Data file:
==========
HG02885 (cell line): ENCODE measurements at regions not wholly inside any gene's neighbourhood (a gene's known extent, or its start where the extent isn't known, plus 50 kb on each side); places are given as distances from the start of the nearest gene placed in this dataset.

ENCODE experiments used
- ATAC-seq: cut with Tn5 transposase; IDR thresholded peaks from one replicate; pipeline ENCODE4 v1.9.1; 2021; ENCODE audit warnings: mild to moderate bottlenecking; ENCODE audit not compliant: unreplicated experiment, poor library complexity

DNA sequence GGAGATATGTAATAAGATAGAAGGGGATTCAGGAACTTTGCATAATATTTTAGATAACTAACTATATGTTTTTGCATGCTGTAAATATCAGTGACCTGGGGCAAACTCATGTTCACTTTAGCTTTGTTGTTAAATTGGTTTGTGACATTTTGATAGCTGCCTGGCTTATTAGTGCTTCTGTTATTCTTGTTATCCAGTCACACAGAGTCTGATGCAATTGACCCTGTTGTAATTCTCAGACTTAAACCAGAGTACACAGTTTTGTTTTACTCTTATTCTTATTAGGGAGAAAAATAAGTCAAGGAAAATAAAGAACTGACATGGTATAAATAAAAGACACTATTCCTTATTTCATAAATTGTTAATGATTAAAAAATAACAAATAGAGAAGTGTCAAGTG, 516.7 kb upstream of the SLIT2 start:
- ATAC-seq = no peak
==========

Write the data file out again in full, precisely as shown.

HG02885 (cell line): ENCODE measurements at regions not wholly inside any gene's neighbourhood (a gene's known extent, or its start where the extent isn't known, plus 50 kb on each side); places are given as distances from the start of the nearest gene placed in this dataset.

ENCODE experiments used
- ATAC-seq: cut with Tn5 transposase; IDR thresholded peaks from one replicate; pipeline ENCODE4 v1.9.1; 2021; ENCODE audit warnings: mild to moderate bottlenecking; ENCODE audit not compliant: unreplicated experiment, poor library complexity

DNA sequence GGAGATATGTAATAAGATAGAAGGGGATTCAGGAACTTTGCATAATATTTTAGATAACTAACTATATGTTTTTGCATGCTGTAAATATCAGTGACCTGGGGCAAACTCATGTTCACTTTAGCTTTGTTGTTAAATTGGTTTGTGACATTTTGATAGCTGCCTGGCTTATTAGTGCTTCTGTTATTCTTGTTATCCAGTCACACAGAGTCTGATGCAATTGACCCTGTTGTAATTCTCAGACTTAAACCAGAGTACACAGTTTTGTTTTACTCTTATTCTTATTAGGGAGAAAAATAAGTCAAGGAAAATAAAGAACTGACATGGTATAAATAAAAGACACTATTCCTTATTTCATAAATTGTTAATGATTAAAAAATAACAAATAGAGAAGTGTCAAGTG, 516.7 kb upstream of the SLIT2 start:
- ATAC-seq = no peak